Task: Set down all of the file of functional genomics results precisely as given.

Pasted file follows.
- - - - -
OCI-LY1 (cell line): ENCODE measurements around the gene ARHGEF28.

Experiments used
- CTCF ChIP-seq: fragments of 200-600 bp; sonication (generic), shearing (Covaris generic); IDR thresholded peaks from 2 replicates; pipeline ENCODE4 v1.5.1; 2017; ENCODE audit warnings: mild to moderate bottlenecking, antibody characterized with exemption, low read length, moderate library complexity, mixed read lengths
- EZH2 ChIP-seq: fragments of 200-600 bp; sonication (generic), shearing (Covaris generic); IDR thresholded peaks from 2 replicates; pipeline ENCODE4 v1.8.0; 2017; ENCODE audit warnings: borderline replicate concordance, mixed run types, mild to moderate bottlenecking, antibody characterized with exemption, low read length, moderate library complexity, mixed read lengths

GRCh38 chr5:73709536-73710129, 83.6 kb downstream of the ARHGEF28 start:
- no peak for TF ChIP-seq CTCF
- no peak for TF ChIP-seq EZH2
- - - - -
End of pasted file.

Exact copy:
OCI-LY1 (cell line): ENCODE measurements around the gene ARHGEF28.

Experiments used
- CTCF ChIP-seq: fragments of 200-600 bp; sonication (generic), shearing (Covaris generic); IDR thresholded peaks from 2 replicates; pipeline ENCODE4 v1.5.1; 2017; ENCODE audit warnings: mild to moderate bottlenecking, antibody characterized with exemption, low read length, moderate library complexity, mixed read lengths
- EZH2 ChIP-seq: fragments of 200-600 bp; sonication (generic), shearing (Covaris generic); IDR thresholded peaks from 2 replicates; pipeline ENCODE4 v1.8.0; 2017; ENCODE audit warnings: borderline replicate concordance, mixed run types, mild to moderate bottlenecking, antibody characterized with exemption, low read length, moderate library complexity, mixed read lengths

GRCh38 chr5:73709536-73710129, 83.6 kb downstream of the ARHGEF28 start:
- no peak for TF ChIP-seq CTCF
- no peak for TF ChIP-seq EZH2